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  • A Treasure House in Farmington: The Lewis Walpole Library
  • Peter Sabor
A Treasure House in Farmington: The Lewis Walpole Library, Yale Center for British Art (15 October 1999—9 January 2000).

In 1747, Horace Walpole rented Strawberry Hill, a former coachman’s cottage overlooking the Thames, near the fashionable village of Twickenham. He bought the house two years later, at the age of thirty-one, and began transforming it into an astonishing neo-Gothic miniature castle. In March 1754, he showed the house to his friend George Montagu, who “was in raptures, and screamed, and whooped, and hollaed, and danced, and crossed himself a thousand times over.” Montagu’s raptures were a suitably dramatic response to the spectacular effects that Walpole had created. Strawberry Hill was in a constant state of expansion: Walpole, together with his “Committee of taste,” John Chute and Richard Bentley, was steadily designing, remodelling, building, and filling interior spaces until they threatened to overflow. Later in 1754, Walpole dwelled with satisfaction on the progress made since his aunt, Lady Townshend, first saw the cottage in its original state and “cried out ‘Lord God! Jesus! what a house! It is just such a house as a parson’s, where the children lie at the feet of the bed.’” The building and collecting at Strawberry Hill continued for most of Walpole’s life: he installed a printing press, the first private press in England, extended the grounds from five to forty-six acres, and enlarged the house itself with numerous additional rooms, staircases, and towers, until it was triple its original size.

Wilmarth Sheldon Lewis was also aged thirty-one when he bought his eighteenth-century house in Farmington, Connecticut, in 1926. Like Walpole he enlarged his home substantially. He did not turn it into a Gothic castle, but for over fifty years he filled it with every piece of Walpoliana he could acquire: the books that Walpole wrote, printed, and owned; his papers, including his vast correspondence and the manuscripts of his unpublished writings; the contents of Strawberry Hill, including paintings, furnishings, and parts of Walpole’s numerous collections; writings by those associated with Walpole, such as Gray, Mason, Chatterton (who does not feature in the present exhibition), and Mme du Deffand; and a rich body of literature and art from what Lewis thought of as the Age of Horace Walpole. He also produced editions of Walpole’s complete correspondence in 48 fully annotated volumes, wrote books on Walpole and on his library, and described his own life’s work as a Walpole collector and scholar in Collector’s Progress (1951) and One Man’s Education (1967). On his death in 1979, he bequeathed his house and collection, as the somewhat confusingly named Lewis Walpole Library, to Yale University. Its resources include a superbly organized Print Room, containing some 37,000 prints, established by Lewis’s wife Annie Burr Auchinloss, who served as its curator until her death in 1959.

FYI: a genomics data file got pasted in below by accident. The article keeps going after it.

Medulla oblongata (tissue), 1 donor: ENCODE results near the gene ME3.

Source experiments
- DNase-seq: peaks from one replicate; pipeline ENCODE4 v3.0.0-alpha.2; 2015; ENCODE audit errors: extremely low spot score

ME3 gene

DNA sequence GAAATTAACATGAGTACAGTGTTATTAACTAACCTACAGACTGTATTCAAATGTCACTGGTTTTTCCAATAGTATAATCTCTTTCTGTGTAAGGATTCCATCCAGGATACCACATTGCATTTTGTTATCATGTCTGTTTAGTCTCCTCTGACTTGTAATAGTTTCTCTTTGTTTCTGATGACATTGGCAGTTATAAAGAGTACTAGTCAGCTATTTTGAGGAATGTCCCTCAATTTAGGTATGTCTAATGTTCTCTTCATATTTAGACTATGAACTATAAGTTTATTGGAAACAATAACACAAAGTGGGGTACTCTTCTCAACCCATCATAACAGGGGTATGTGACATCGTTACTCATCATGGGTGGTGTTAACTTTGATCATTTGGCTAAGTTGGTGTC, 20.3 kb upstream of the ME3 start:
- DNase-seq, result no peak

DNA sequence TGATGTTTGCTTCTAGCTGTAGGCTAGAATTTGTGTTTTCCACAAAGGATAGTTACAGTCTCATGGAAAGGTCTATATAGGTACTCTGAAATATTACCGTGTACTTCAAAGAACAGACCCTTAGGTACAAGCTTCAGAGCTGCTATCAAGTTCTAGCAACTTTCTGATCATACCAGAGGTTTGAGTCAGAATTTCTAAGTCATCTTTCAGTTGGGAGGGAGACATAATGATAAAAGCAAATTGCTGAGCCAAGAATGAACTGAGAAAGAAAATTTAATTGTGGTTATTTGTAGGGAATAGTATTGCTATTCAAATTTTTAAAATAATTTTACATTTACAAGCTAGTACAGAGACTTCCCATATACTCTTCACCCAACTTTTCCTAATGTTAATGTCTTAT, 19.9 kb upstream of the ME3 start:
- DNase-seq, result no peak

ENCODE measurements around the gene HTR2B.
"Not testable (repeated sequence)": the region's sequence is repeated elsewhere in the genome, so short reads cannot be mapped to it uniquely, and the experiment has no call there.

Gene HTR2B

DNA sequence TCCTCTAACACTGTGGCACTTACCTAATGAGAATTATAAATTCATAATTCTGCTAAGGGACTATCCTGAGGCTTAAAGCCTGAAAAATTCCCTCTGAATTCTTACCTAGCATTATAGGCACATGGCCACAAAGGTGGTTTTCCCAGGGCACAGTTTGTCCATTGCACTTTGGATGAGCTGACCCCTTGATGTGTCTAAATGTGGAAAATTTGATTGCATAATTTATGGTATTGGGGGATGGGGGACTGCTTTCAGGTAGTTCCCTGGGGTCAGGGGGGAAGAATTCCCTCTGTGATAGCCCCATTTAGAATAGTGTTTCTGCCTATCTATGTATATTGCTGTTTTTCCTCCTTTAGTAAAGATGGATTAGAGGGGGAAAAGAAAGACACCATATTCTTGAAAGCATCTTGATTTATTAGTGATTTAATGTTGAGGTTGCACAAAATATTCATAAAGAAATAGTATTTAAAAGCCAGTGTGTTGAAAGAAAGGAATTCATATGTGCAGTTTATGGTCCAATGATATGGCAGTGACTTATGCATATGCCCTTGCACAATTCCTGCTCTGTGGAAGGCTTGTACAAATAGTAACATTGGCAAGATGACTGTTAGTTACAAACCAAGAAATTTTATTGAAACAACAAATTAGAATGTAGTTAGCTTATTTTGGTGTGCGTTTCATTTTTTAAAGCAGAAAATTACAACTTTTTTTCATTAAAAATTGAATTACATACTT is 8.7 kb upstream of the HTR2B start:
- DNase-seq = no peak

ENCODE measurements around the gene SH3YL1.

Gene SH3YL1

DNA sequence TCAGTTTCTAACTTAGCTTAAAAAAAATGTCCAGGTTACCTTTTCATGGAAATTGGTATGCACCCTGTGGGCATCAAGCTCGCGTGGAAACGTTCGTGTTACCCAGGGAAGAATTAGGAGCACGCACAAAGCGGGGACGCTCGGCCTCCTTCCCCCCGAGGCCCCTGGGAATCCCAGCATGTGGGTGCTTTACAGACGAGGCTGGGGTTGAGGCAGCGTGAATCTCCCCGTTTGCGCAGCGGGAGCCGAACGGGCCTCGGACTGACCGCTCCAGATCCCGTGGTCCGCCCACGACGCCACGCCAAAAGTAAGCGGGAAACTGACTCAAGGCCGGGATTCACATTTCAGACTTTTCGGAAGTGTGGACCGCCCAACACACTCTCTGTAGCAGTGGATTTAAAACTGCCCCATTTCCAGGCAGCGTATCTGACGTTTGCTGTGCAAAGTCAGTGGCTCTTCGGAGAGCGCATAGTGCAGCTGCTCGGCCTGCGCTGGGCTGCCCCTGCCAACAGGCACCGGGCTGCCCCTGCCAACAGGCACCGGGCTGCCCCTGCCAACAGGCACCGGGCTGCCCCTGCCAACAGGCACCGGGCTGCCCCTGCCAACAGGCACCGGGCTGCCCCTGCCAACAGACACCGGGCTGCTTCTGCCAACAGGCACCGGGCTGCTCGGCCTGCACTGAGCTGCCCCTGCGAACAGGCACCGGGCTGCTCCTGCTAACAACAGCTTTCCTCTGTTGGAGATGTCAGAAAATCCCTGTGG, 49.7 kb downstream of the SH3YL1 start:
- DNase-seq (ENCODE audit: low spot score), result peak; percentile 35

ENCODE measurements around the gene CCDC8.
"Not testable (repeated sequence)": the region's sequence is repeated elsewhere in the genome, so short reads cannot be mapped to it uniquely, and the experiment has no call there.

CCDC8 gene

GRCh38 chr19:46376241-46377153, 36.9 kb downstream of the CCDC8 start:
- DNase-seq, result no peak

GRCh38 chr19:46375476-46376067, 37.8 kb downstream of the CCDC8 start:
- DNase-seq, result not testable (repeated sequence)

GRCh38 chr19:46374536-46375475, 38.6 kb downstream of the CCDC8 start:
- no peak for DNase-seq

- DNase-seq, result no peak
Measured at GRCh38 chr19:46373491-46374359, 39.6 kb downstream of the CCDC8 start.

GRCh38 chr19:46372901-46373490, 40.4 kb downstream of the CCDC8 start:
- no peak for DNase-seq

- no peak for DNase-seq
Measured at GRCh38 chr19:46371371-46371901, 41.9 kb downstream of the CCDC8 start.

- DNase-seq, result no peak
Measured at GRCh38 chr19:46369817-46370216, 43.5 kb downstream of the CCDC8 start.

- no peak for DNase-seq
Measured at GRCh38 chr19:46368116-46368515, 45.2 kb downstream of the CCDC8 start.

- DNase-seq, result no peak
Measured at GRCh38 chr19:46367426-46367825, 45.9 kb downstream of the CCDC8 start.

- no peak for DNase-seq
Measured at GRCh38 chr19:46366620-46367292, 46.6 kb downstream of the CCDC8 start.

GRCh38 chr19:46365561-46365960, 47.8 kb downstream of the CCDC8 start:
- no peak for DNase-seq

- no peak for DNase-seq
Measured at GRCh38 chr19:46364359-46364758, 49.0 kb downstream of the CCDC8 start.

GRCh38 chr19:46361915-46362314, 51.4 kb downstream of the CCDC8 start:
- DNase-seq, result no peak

A Treasure House in Farmington, curated by Joan Sussler and Anna Malicka, both librarians at the Lewis Walpole Library, commemorated the twentieth anniversary of Lewis’s bequest to Yale, featuring some 150 items from his collection in the light and airy surroundings of the Yale Center for British Art. At Farmington, these treasures are scattered among many different rooms, and not all are readily accessible. This ingenious exhibition displayed them to optimum effect: even frequent visitors to the Lewis Walpole Library would have been astonished to see some of its finest holdings so effectively defamiliarized. In arranging the display, Sussler and Malicka created a series of bold juxtapositions, a technique especially appropriate for Horace Walpole, who himself made a baronial castle out of a coachman’s cottage and mingled objets d’art from assorted countries and historical periods without regard for traditional lines of demarcation. [End Page 454]

At the threshold of the exhibition, Allan Ramsay’s fine portrait of Walpole was hung so that the subject’s sideways glance fell upon the Gothic lantern that Bentley designed for the entrance hall at Strawberry Hill, that Walpole filled with fifteenth-century painted glass to cast appropriate gloom on his staircase, and that Lewis rescued from...

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